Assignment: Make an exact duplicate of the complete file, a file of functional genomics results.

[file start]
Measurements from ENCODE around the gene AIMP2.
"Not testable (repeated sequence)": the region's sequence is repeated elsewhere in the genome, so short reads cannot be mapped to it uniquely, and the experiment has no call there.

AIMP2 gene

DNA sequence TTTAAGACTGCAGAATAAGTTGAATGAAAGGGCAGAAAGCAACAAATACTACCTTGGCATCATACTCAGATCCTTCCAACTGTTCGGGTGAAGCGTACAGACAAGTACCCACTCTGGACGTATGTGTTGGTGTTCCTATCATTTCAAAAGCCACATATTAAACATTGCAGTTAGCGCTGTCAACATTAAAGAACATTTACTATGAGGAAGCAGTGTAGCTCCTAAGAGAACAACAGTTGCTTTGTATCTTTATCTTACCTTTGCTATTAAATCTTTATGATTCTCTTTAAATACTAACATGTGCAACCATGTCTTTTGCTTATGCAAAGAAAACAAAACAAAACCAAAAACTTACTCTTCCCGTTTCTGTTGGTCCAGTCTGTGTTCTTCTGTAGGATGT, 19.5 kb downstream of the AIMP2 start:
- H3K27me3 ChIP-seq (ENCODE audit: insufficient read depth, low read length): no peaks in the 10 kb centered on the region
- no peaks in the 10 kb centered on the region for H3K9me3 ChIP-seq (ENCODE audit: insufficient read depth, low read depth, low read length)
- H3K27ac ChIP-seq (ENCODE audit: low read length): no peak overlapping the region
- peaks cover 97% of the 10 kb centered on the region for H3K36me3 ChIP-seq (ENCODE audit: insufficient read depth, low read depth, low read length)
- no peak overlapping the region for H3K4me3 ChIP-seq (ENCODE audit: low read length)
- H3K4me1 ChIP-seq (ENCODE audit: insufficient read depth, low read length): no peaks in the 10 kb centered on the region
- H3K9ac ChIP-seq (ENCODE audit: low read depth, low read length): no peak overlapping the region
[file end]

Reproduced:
Measurements from ENCODE around the gene AIMP2.
"Not testable (repeated sequence)": the region's sequence is repeated elsewhere in the genome, so short reads cannot be mapped to it uniquely, and the experiment has no call there.

AIMP2 gene

DNA sequence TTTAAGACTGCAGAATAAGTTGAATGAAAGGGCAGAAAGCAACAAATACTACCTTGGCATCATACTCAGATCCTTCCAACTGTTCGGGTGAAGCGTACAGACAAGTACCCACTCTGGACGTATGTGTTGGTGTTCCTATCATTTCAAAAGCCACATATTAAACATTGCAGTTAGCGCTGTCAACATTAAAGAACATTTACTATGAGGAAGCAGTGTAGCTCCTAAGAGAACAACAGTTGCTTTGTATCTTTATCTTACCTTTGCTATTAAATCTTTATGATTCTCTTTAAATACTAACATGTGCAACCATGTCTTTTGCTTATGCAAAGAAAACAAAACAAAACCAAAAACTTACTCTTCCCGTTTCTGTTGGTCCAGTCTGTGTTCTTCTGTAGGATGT, 19.5 kb downstream of the AIMP2 start:
- H3K27me3 ChIP-seq (ENCODE audit: insufficient read depth, low read length): no peaks in the 10 kb centered on the region
- no peaks in the 10 kb centered on the region for H3K9me3 ChIP-seq (ENCODE audit: insufficient read depth, low read depth, low read length)
- H3K27ac ChIP-seq (ENCODE audit: low read length): no peak overlapping the region
- peaks cover 97% of the 10 kb centered on the region for H3K36me3 ChIP-seq (ENCODE audit: insufficient read depth, low read depth, low read length)
- no peak overlapping the region for H3K4me3 ChIP-seq (ENCODE audit: low read length)
- H3K4me1 ChIP-seq (ENCODE audit: insufficient read depth, low read length): no peaks in the 10 kb centered on the region
- H3K9ac ChIP-seq (ENCODE audit: low read depth, low read length): no peak overlapping the region